For those of you looking to understand eating disorders better, from the inside perspective of someone who has survived the worst and lived to tell her story, here’s an emotionally honest and highly readable new book on the topic.
In Table in the Darkness: A Healing Journey Through an Eating Disorder author Lee Wolfe Blum tells her dramatic tale of a smart, emotionally vibrant young person raised in an outwardly perfect family. It’s a clan in which expressing one’s “real feelings” is shunned and parents model less-than-ideal modes of coping with anger, depression and alcoholism. Wolfe Blum’s early life is shaped by countless moves, adjusting to new schools, her parents’ divorce, her mother’s needy, serial relationships and her father’s alcoholism. Amid the chaos, the impressionable, the eager-to-please author comes to the conclusion “I’m not good enough” and “I have to try harder.”
She becomes president of every class and organization she joins, it seems, acts in school plays and gives her school’s graduation speech. Things fall apart at her sleepy Kansas college, however. After a family member teases her about gaining “the freshman fifteen,” she begins dieting and compulsive exercising, leading to a broken relationship and a transfer to the larger University of Kansas.
There things go no better, and despite a positive summer interlude working at Minnesota Christian camp, the grip of Ed (the author uses the moniker for her disorder popularized by Jenni Schaefer in her book Goodbye Ed, Hello Me: Recover from Your Eating Disorder and Fall in Love with Life) is just too strong, and she ends up in a Kansas treatment center. She leaves with a treatment plan that she ignores and the knowledge that Ed is still in her back pocket, just in case.
Despite handsome boys with chiseled features falling hard for her, she is terrified to let them see the “real” her, convinced they will turn away in disgust. One, Chris Blum, sees through her fear and ends up marrying her, but not before a dramatic suicide attempt that opens the book and which Wolfe Blum returns to later in more detail. Wolfe Blum describes her near death experience as a fight between God and Satan, with God winning by a hair. From then on she relies on her religious faith to help her through recovery.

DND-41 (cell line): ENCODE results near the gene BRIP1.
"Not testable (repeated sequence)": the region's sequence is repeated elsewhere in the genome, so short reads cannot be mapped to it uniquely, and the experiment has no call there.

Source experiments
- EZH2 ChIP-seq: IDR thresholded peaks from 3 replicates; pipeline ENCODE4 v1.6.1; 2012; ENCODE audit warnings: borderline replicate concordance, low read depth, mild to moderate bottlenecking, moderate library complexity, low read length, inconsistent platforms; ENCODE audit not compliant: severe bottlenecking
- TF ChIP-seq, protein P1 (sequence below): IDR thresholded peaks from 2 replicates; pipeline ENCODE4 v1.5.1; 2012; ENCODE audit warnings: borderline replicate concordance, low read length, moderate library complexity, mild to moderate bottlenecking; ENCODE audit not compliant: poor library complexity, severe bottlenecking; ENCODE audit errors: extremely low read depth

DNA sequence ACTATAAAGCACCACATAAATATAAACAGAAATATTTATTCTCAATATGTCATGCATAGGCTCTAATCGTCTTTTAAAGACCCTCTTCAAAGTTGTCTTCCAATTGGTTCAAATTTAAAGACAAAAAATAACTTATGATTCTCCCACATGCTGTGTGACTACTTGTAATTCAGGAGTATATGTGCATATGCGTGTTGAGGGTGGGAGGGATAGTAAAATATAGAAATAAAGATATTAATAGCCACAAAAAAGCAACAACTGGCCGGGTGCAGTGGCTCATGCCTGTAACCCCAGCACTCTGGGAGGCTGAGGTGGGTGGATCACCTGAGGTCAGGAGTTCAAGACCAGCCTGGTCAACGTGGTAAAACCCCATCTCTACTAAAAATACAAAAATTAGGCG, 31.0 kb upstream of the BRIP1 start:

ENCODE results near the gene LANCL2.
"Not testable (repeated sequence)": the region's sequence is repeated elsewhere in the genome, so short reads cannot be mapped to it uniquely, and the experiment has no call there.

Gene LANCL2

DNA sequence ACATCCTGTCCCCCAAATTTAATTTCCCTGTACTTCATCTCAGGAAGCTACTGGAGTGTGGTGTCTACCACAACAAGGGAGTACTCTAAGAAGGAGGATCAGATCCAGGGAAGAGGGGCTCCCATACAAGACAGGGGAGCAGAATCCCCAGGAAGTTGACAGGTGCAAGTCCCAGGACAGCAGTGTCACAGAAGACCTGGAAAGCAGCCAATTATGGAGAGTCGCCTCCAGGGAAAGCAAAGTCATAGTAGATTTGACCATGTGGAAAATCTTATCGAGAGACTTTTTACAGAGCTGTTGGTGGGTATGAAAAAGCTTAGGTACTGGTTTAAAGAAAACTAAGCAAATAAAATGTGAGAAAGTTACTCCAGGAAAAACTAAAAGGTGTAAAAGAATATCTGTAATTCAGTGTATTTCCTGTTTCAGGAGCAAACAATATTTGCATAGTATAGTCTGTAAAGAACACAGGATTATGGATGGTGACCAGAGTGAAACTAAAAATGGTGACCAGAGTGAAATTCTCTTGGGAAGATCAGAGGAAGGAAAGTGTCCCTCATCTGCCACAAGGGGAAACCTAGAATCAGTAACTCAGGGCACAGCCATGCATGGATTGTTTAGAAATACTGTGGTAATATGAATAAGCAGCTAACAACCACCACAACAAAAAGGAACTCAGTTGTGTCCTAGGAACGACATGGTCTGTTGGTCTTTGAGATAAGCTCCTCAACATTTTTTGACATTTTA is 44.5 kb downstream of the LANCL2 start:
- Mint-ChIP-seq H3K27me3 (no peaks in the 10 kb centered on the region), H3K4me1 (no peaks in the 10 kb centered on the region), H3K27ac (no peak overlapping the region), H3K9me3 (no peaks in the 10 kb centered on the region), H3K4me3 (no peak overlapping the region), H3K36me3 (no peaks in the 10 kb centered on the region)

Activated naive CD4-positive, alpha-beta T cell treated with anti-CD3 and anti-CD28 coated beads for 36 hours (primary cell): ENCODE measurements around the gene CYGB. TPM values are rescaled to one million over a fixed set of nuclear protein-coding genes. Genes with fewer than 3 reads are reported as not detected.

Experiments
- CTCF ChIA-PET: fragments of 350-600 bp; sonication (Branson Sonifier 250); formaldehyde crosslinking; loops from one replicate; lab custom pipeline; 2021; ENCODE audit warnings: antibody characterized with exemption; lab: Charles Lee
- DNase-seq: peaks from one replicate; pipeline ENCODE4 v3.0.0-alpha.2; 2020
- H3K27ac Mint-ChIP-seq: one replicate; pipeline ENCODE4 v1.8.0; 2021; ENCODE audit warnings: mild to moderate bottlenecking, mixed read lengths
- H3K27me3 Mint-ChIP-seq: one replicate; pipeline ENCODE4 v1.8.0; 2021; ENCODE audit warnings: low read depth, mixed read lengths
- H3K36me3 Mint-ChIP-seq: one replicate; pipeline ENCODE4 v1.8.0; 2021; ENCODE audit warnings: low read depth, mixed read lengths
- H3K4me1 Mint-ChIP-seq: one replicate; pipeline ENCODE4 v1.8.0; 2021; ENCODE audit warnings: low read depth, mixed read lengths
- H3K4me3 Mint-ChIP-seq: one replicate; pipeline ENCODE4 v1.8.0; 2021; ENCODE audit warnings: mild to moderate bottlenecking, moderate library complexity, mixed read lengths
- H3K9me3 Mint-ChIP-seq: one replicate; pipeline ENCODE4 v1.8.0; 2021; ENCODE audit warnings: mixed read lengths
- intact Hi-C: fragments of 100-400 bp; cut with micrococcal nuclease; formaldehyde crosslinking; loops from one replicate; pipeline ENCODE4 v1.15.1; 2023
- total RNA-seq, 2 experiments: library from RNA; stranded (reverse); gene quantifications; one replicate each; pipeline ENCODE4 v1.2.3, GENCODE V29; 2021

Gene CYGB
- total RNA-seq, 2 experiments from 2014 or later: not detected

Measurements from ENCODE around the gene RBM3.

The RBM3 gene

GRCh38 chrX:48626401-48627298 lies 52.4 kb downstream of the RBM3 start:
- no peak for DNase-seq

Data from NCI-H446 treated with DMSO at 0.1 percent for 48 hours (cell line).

Although the book does not discuss the genetic component of eating disorders, it is alluded to in one scene where a nurse asks if there is a history of drug or alcohol abuse in the family and Wolfe Blum’s father admits for the first time that he is an alcoholic.
Some of the strongest parts of the books are Wolfe Blum’s accounts of her inevitable relapses and eventual recovery. When she first acknowledges that she is ready to engage not in an occasional vacation from, but a real fight-to-the-death with Ed, she grapples with the deceptively trivial aspect of the disease that can deepen the agony and shame of sufferers. She writes, “So what is brave? Brave is climbing Mount Everest. Brave is speaking in front of thousands of people. Brave to me did not equate to eating a hot dog or pizza. Or did it? Because that is what brave became for me. “
Wolfe Blum endures being “on trial” during pre-marital sessions with a conservative Christian counselor, and conceives of every meal eaten as a step away from death and toward life. The book ends happily with marriage and the somewhat miraculous birth of her three children after being told by doctors that her body may be too damaged by her eating disorder to sustain a pregnancy. At the book’s end, we learn that Wolfe Blum now works in health education training professionals who work with eating disorders patients.